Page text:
Symptoms of sclerotic cataract include:

Blurry vision

One of the most common symptoms of sclerotic cataracts is blurry vision. This occurs as the lens hardens and begins to cloud over, making it more difficult for light to pass through.

Difficulty with bright light

Sclerotic cataracts can also make it difficult to see in bright light. This is because the hardened lens scatters light, making it more difficult for the eye to focus.


Another common symptom of sclerotic cataracts is glare. This occurs when light hits the hardened lens and is scattered, causing a glare that can be annoying and make it difficult to see.

Double vision

In some cases, sclerotic cataracts can cause double vision. This occurs when the hardened lens causes light to be scattered in two different directions, causing two images to be seen instead of one.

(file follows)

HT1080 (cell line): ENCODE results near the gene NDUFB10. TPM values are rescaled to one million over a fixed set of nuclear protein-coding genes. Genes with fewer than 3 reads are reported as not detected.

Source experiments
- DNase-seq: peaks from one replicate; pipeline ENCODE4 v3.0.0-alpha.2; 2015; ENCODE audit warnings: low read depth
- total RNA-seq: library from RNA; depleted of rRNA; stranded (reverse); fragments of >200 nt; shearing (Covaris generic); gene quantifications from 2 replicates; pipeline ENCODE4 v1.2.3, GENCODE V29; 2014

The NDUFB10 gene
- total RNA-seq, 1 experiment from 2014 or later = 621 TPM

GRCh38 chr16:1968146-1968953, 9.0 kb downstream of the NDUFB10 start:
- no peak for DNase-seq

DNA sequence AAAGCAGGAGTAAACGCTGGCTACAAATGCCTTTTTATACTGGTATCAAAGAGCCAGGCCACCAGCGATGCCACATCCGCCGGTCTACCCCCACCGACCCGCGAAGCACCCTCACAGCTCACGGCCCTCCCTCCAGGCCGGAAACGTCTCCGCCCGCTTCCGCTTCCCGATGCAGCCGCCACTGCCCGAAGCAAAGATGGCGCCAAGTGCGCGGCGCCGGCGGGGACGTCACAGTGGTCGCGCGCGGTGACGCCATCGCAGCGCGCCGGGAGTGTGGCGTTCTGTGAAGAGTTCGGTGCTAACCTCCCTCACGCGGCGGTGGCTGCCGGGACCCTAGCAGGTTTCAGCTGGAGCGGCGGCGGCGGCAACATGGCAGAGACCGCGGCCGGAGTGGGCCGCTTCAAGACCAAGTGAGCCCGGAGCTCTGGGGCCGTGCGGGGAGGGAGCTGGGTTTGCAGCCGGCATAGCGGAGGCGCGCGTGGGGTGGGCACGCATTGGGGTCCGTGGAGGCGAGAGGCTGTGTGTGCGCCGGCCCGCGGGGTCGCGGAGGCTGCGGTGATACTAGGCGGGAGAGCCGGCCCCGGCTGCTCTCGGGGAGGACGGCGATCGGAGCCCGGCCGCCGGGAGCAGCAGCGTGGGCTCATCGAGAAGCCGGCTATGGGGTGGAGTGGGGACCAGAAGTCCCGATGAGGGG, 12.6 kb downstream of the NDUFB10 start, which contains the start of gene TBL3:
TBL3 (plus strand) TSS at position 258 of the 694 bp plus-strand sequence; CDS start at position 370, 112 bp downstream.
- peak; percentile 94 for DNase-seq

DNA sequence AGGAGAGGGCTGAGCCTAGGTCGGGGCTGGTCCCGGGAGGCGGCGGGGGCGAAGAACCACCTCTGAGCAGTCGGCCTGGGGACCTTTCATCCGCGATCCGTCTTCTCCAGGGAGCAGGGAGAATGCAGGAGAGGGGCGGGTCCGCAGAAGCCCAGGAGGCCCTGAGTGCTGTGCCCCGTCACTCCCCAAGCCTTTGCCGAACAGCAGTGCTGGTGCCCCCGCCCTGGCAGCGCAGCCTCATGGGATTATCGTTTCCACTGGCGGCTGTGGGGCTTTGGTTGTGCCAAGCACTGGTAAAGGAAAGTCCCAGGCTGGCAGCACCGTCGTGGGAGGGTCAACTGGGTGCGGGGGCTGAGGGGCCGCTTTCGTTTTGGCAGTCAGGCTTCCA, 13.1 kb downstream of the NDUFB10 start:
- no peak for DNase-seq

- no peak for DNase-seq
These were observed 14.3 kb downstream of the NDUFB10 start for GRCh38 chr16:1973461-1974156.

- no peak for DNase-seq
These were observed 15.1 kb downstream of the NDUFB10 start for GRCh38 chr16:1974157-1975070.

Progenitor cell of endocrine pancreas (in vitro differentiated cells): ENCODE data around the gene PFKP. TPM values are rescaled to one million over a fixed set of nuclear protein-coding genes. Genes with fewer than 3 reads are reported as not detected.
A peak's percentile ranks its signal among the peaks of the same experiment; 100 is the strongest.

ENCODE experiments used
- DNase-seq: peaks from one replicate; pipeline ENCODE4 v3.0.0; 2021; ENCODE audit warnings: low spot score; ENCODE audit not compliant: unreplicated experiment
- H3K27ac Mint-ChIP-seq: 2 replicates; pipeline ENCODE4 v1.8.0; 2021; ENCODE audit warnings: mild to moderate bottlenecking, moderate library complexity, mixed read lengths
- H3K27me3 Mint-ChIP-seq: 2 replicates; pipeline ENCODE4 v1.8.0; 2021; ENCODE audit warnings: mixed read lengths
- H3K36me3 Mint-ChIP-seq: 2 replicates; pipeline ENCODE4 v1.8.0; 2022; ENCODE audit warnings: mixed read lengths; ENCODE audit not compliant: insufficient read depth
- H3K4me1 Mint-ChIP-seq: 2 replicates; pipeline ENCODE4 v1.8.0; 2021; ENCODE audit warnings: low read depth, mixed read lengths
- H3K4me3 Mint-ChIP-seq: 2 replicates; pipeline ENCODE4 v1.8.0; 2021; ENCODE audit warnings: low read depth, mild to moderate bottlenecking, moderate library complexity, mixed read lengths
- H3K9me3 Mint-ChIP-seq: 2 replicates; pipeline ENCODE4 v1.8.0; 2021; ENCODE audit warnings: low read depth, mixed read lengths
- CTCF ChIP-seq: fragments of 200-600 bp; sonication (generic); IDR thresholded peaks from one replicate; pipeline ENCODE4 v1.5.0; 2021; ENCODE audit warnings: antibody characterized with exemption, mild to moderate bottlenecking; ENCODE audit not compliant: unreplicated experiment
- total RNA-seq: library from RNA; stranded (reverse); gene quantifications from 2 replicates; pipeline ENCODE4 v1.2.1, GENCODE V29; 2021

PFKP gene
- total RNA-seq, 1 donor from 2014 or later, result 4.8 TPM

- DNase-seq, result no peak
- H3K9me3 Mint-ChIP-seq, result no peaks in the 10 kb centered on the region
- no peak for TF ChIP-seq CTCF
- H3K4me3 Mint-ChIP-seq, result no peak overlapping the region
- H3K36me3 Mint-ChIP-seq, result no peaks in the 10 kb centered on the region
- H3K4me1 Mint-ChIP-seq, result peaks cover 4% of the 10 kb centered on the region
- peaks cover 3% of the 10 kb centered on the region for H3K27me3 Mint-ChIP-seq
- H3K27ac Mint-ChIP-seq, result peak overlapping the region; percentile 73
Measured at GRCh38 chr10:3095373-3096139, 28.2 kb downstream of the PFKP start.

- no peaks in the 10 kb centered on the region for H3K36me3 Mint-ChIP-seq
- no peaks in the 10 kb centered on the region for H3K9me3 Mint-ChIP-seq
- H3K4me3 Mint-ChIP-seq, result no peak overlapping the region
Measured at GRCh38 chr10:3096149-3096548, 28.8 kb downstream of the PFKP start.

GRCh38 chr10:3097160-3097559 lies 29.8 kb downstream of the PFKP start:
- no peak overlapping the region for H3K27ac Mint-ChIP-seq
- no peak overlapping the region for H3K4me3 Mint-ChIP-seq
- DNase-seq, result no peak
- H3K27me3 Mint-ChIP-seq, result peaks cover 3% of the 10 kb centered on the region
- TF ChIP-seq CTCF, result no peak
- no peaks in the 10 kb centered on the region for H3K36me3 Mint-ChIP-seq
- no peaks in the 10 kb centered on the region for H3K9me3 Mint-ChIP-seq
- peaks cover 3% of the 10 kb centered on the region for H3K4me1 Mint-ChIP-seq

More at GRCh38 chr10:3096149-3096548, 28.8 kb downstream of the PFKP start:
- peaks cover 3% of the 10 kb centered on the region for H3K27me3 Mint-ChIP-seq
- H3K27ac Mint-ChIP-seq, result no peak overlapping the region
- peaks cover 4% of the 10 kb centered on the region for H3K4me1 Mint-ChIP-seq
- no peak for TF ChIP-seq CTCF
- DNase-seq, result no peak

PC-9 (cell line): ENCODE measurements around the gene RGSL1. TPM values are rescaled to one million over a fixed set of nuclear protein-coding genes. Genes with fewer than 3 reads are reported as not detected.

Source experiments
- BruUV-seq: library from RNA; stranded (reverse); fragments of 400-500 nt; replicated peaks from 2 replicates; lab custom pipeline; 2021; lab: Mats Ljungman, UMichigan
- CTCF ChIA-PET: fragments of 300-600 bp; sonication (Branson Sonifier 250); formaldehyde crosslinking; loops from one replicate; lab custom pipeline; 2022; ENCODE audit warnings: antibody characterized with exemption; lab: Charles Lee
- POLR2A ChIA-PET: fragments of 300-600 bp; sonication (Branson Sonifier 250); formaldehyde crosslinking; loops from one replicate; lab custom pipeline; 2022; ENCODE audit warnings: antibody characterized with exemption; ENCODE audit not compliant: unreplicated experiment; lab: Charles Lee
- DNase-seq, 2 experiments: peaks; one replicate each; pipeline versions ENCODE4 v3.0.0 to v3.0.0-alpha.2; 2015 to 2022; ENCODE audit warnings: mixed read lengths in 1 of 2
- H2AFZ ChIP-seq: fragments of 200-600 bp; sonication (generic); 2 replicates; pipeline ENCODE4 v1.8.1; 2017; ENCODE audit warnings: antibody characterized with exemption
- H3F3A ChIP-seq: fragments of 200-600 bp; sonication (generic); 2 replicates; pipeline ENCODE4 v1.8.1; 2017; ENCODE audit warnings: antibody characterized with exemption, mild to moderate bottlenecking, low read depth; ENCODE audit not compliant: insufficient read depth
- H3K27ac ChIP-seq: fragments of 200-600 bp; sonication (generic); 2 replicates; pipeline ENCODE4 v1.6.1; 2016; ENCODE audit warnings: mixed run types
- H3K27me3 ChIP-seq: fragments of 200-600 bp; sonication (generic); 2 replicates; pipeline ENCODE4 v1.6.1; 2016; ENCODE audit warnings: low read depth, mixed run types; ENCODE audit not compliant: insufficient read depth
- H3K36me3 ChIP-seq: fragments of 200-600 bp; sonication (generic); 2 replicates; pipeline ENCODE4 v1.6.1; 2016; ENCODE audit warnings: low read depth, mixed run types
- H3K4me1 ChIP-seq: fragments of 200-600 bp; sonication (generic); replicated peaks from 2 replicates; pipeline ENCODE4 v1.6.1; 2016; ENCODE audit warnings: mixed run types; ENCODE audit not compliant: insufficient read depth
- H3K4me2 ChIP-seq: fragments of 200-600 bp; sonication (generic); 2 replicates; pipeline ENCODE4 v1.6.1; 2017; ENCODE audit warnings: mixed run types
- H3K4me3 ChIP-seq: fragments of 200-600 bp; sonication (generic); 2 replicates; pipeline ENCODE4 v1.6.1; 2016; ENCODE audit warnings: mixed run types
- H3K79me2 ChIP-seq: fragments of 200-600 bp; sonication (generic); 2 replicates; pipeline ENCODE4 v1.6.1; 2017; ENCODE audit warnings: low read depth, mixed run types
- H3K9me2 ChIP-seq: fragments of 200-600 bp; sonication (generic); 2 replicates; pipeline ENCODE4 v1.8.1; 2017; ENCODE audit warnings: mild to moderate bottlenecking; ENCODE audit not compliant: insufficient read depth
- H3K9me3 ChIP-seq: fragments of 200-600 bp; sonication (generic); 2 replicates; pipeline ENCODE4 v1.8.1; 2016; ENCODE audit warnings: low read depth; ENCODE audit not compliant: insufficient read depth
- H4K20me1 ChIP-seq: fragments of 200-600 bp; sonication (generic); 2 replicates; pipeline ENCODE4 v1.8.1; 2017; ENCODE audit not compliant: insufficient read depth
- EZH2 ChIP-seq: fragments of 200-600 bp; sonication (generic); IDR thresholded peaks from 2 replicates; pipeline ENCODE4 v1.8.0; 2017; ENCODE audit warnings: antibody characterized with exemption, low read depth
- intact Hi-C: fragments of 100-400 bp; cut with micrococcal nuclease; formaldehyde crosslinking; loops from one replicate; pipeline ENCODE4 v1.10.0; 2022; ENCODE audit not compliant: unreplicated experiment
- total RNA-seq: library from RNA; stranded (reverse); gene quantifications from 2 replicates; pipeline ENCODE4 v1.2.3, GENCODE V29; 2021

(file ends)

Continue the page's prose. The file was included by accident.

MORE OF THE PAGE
Difficulty seeing at night

Another symptom of sclerotic cataracts is difficulty seeing at night. This is because the hardened lens scatters light, making it more difficult for the eye to see in low-light conditions.

Decreased contrast sensitivity

Sometimes, sclerotic cataracts can also lead to decreased contrast sensitivity. This means that it may be more difficult to see objects that are not the same color as the background. For example, a white object on a white background may be more difficult to see than a white object on a black background.

If you experience any of these symptoms, it is important to see an eye doctor for an evaluation. Sclerotic cataracts can typically be diagnosed with a comprehensive eye exam. In some cases, additional testing may be needed to confirm the diagnosis.